“TFlearn is a modular and transparent deep learning library built on top of Tensorflow. It was designed to provide a higher-level API to TensorFlow in order to facilitate and speed-up experimentations, while remaining fully transparent and compatible with it.”

9. Lasagne (Contributors – 64, Commits – 1157, Stars – 3534)

“Lasagne is a lightweight library to build and train neural networks in Theano. It supports feed-forward networks such as Convolutional Neural Networks (CNNs), recurrent networks including Long Short-Term Memory (LSTM), and any combination thereof.”

10. nolearn (Contributors – 14, Commits – 389, Stars – 909)

nolearn contains a number of wrappers and abstractions around existing neural network libraries, most notably Lasagne, along with a few machine learning utility modules. All code is written to be compatible with scikit-learn.”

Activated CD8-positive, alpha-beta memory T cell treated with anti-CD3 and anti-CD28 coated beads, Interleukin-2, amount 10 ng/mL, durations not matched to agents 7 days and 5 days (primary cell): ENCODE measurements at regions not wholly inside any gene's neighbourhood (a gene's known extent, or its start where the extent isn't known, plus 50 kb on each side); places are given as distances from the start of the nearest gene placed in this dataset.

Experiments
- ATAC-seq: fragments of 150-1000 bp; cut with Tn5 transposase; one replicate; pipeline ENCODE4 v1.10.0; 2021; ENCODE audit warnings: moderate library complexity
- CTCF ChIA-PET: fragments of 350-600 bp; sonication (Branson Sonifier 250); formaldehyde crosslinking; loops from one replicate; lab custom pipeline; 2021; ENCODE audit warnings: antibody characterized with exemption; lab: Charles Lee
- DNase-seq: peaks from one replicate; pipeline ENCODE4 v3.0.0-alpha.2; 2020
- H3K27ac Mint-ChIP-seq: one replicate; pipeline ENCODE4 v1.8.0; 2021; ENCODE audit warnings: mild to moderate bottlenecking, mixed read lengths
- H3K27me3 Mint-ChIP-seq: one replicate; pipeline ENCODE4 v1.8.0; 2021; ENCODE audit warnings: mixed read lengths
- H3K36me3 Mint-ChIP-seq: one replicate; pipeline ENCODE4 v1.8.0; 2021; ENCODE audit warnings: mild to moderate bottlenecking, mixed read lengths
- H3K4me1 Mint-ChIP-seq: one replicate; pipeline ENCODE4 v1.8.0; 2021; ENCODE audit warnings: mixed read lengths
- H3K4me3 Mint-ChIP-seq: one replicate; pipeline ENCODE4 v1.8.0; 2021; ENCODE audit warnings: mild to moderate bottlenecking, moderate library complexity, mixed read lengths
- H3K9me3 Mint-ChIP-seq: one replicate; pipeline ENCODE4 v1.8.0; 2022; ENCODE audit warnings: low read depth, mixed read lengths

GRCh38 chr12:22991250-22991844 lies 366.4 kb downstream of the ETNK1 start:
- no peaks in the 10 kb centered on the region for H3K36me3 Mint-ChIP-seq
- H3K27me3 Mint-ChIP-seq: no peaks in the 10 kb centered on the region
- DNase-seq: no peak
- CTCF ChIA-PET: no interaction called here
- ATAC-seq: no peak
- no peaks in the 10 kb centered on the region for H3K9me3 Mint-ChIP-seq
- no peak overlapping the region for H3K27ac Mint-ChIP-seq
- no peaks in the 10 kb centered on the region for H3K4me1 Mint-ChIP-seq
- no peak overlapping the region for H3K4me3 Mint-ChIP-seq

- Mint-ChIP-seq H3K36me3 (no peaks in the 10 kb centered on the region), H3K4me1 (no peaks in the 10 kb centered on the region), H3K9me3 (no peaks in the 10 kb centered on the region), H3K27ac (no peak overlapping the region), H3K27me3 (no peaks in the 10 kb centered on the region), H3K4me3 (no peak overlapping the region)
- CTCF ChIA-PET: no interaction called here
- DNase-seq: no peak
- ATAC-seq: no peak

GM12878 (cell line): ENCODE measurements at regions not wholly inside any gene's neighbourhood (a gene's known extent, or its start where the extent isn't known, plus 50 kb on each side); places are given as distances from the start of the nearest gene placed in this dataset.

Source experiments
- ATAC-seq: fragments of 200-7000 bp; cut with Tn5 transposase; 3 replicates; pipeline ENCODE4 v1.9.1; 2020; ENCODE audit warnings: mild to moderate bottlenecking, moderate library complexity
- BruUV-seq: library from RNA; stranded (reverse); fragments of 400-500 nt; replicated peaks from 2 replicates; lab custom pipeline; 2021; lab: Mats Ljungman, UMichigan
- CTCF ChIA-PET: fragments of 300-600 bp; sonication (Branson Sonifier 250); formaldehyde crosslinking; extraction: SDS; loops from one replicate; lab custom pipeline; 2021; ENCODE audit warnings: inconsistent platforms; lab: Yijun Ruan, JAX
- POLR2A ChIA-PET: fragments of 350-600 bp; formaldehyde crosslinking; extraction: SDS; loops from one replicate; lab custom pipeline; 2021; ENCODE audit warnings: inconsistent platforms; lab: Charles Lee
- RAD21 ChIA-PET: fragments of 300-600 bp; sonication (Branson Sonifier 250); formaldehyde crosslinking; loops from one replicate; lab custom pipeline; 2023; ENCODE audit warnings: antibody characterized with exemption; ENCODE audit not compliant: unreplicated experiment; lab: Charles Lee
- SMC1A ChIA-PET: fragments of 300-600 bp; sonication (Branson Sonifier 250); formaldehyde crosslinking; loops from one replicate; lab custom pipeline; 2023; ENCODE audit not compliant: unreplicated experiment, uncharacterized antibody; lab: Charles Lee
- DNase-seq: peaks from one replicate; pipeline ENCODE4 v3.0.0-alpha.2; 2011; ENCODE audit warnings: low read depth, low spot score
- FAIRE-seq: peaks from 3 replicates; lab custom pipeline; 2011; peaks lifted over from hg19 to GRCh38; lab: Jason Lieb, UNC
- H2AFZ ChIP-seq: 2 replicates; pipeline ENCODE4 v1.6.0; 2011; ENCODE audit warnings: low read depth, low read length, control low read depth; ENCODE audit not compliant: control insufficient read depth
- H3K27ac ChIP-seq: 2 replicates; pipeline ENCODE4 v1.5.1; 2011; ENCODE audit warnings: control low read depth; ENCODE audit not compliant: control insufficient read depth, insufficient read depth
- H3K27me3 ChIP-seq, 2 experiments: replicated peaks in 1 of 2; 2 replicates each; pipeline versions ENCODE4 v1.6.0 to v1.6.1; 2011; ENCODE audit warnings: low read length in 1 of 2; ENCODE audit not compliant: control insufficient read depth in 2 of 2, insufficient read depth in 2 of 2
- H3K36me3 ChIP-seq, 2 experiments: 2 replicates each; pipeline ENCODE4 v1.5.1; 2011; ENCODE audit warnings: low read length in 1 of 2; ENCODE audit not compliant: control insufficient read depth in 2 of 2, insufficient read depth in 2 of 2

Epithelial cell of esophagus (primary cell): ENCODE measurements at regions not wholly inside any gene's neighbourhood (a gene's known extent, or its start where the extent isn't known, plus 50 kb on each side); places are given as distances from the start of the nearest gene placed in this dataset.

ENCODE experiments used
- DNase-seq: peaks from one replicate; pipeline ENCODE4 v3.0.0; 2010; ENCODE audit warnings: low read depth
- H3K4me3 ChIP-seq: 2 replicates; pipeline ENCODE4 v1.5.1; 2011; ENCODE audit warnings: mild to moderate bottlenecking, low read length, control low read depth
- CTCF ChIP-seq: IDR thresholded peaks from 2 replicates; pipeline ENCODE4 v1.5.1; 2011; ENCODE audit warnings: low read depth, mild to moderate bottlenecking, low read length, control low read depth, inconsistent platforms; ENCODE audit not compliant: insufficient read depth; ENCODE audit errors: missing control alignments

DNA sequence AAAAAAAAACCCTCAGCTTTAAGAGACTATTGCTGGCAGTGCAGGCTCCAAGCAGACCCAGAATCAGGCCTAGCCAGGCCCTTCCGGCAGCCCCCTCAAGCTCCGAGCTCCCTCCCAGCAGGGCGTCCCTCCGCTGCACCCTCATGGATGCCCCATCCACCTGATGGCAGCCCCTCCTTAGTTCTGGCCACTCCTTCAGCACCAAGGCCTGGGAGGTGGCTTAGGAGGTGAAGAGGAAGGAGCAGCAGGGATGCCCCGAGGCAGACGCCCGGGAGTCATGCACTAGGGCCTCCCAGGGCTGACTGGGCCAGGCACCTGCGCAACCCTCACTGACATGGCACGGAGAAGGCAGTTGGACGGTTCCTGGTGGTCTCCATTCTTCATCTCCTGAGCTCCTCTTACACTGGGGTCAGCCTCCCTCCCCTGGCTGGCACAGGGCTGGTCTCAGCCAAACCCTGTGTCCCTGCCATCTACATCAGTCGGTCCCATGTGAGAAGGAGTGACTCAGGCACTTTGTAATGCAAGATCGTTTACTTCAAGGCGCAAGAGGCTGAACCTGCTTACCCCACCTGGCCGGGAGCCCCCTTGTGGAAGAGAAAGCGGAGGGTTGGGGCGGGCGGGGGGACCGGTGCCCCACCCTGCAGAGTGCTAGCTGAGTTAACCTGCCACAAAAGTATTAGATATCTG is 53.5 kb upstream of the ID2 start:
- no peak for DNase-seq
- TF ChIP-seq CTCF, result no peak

11. Elephas (Contributors – 13, Commits – 249, Stars – 1046)

“Elephas is an extension of Keras, which allows you to run distributed deep learning models at scale with Spark. Elephas currently supports a number of applications, including:

12. spark-deep-learning (Contributors – 12, Commits – 83, Stars – 1131)

“Deep Learning Pipelines provides high-level APIs for scalable deep learning in Python with Apache Spark. The library comes from Databricks and leverages Spark for its two strongest facets:

  • In the spirit of Spark and Spark MLlib, it provides easy-to-use APIs that enable deep learning in very few lines of code.
  • It uses Spark's powerful distributed engine to scale out deep learning on massive datasets.”

13. Distributed Keras (Contributors – 5, Commits – 1125, Stars – 523)

“Distributed Keras is a distributed deep learning framework built on top of Apache Spark and Keras, with a focus on "state-of-the-art" distributed optimization algorithms. We designed the framework in such a way that a new distributed optimizer could be implemented with ease, thus enabling a person to focus on research.”


Keep an eye out for the next part of this series - which focuses on Reinforcement Learning and evolutionary computation libraries - that will be published over the next few weeks!